Many Canadians turn to high-cost alternative financial services when they need a short-term fix for a budgetary issue. Though these banking and credit alternatives are a convenient choice for individuals in search of fast cash, particularly those who face barriers to obtaining credit at a bank or credit union, access comes at a steep price and with a high degree of risk. On its own, one high-cost loan has the potential to trap a borrower in a cycle of debt, not only amplifying their short-term problem, but also limiting their ability to secure the income and assets needed to thrive in the long term.

The policy recommendations presented in this brief, and summarized in the chart on page two,  are inspired by the regulatory initiatives across the country, and reflect ways in which all three levels of government can contribute to better consumer protection for all Canadians.

 



The Regulation of Group Plan RESPs and the Experiences of Low-Income Subscribers

Through the Group RESP Research and Education Project, SEED Winnipeg, Momentum (Calgary), the Legal Help Centre of Winnipeg, and an interdisciplinary research team studied the regulation of group plan RESPs and the experiences of low-income subscribers, and developed public legal education materials to support low-income RESP subscribers in understanding and making informed decisions about their RESP investments. This report presents the research component of this project.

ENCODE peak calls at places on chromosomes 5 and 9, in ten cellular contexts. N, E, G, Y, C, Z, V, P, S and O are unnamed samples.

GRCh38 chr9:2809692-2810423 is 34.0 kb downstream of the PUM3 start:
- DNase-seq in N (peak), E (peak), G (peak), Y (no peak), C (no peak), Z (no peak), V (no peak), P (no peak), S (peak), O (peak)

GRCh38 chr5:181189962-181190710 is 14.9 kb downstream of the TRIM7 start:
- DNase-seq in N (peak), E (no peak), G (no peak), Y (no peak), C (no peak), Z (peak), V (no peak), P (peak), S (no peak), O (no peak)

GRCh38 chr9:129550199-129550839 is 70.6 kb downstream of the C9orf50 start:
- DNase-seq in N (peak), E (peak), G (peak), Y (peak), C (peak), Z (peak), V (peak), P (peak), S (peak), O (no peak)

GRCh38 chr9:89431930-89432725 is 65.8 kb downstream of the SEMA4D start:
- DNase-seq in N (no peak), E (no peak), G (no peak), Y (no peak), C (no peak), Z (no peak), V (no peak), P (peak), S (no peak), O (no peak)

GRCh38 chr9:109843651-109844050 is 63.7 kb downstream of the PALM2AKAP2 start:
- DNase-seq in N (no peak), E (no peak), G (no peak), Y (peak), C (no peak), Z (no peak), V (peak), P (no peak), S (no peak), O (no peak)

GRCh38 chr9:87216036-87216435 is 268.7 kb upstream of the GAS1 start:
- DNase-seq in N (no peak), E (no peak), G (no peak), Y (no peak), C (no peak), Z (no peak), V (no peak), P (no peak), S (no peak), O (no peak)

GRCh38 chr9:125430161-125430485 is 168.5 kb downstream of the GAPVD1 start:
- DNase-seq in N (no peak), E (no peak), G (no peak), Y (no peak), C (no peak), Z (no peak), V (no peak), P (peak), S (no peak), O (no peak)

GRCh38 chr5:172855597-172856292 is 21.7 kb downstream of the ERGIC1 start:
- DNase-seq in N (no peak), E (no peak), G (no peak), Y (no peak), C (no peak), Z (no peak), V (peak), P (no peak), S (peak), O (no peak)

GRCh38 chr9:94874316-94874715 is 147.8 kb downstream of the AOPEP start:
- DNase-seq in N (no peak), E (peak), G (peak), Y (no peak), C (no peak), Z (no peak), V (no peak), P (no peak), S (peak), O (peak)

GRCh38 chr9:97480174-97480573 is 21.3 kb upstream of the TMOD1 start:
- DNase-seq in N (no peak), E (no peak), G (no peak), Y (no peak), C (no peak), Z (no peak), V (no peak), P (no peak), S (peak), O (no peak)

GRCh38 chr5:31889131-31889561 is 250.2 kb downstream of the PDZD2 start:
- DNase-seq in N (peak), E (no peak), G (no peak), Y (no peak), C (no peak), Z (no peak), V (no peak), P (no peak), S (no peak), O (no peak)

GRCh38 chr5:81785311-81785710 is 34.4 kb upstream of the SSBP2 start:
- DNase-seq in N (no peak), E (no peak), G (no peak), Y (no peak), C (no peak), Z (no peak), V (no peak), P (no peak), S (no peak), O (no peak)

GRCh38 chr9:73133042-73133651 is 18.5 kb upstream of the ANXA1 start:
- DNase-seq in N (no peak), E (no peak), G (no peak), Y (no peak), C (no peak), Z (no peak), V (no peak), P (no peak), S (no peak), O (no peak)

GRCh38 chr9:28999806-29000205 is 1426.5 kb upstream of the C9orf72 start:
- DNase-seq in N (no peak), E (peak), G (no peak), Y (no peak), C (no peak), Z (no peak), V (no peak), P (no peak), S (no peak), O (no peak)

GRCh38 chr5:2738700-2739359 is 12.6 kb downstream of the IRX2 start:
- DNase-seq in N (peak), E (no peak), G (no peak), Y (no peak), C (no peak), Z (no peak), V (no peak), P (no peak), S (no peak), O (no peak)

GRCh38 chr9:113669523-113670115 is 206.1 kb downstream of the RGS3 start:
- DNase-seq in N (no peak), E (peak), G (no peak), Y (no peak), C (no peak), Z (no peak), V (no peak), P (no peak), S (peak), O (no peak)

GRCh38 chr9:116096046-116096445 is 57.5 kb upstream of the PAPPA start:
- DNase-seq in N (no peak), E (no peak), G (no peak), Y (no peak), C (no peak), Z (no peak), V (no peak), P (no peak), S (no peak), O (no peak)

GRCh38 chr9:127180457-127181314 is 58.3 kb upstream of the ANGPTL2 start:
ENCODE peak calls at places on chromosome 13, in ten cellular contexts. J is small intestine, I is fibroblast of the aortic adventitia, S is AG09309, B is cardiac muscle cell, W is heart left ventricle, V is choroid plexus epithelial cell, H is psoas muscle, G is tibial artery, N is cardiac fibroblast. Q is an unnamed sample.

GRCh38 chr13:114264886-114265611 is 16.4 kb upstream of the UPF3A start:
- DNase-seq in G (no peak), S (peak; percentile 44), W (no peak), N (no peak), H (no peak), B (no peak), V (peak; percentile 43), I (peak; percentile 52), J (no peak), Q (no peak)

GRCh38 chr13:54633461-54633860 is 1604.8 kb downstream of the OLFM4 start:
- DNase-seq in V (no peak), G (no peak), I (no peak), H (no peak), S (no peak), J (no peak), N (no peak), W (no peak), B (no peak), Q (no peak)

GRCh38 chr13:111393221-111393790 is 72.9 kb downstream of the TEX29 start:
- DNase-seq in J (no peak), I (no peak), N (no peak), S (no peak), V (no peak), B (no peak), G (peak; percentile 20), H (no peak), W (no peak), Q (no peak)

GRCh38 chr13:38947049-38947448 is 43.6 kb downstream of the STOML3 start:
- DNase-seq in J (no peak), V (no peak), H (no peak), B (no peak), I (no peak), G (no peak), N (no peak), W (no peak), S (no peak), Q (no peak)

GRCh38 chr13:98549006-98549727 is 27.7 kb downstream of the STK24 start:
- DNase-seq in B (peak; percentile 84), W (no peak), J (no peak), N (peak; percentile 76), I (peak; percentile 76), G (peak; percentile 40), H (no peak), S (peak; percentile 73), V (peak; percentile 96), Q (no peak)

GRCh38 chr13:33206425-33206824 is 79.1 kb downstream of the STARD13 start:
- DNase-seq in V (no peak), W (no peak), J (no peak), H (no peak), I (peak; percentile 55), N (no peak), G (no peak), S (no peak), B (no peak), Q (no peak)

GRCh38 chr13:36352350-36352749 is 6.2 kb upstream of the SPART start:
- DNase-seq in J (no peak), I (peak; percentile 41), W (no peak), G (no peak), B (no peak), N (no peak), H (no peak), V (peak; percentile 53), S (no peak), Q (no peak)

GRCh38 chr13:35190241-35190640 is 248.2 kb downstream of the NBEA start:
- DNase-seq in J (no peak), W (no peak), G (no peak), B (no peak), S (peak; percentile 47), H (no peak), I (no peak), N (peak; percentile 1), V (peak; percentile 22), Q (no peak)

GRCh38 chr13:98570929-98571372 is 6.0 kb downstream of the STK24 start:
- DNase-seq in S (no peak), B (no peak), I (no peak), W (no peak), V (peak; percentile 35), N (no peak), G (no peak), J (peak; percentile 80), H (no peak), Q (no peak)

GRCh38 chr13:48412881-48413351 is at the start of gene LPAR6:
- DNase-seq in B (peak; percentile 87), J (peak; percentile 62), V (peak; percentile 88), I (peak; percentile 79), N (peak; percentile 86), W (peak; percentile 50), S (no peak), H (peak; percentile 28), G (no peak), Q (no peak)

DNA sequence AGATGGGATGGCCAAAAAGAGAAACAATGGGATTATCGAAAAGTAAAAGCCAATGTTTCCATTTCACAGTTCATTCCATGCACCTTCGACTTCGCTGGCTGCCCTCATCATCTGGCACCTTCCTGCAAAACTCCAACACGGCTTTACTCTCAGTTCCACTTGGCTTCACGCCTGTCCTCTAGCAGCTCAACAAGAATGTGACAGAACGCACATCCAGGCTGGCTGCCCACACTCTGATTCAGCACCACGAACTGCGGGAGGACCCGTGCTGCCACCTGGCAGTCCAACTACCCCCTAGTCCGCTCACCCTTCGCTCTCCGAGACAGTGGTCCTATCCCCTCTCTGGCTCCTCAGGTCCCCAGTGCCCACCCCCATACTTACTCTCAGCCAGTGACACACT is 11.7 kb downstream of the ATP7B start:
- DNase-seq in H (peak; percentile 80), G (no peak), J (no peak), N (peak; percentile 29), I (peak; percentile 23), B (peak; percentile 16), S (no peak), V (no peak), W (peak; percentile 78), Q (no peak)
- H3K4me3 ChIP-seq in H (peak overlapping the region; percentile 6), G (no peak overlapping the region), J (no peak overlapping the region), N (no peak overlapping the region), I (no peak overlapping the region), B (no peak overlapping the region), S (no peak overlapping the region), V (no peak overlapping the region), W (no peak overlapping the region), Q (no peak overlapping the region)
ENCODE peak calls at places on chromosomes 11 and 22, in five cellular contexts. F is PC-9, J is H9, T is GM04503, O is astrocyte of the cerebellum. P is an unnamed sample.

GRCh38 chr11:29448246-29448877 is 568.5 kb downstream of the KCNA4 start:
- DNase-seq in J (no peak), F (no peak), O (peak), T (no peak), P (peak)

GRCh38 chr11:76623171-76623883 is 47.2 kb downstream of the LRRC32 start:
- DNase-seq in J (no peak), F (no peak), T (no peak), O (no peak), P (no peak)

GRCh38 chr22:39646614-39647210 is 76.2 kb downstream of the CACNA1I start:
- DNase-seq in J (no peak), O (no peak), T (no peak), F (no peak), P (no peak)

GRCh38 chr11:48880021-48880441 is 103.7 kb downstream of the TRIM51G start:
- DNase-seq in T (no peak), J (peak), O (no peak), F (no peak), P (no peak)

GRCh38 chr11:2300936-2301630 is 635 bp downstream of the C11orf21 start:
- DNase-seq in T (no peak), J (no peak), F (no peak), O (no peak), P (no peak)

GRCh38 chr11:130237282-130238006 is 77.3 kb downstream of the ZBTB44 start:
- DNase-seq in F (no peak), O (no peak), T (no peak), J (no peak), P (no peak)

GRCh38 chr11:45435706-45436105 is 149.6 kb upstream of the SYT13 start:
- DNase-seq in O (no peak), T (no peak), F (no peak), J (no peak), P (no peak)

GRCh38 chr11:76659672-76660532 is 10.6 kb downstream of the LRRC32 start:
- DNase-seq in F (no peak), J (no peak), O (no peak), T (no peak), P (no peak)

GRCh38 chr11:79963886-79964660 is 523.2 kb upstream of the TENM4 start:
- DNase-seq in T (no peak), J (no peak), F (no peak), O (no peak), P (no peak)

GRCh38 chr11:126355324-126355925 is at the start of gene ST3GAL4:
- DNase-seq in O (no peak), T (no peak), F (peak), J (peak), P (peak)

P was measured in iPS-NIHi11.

This report shows that group plan RESPs are complex, and while they can be beneficial, participation in a group plan may be detrimental to a subscriber's financial well-being if the plan is not well aligned with the subscriber's needs. Low-income subscribers continue to be significantly represented in RESPs held by group plan promoters.



The Real Cost of Payday Lending

Since the early 1990s payday lending businesses have become increasingly prolific in most parts of Canada, including Calgary. Social agencies and advocates working to reduce poverty view payday lenders and other fringe financial businesses as problematic for those looking to exit the cycle of poverty. Payday lenders charge interest rates that, when annualized, top 400%. The industry justifies this by stating that comparisons to an annual rate are unfair as loans are not meant to or allowed to last longer than two months. However, the fact remains that these businesses charge far more for credit than mainstream financial institutions and are more prevalent in lower income neighbourhoods.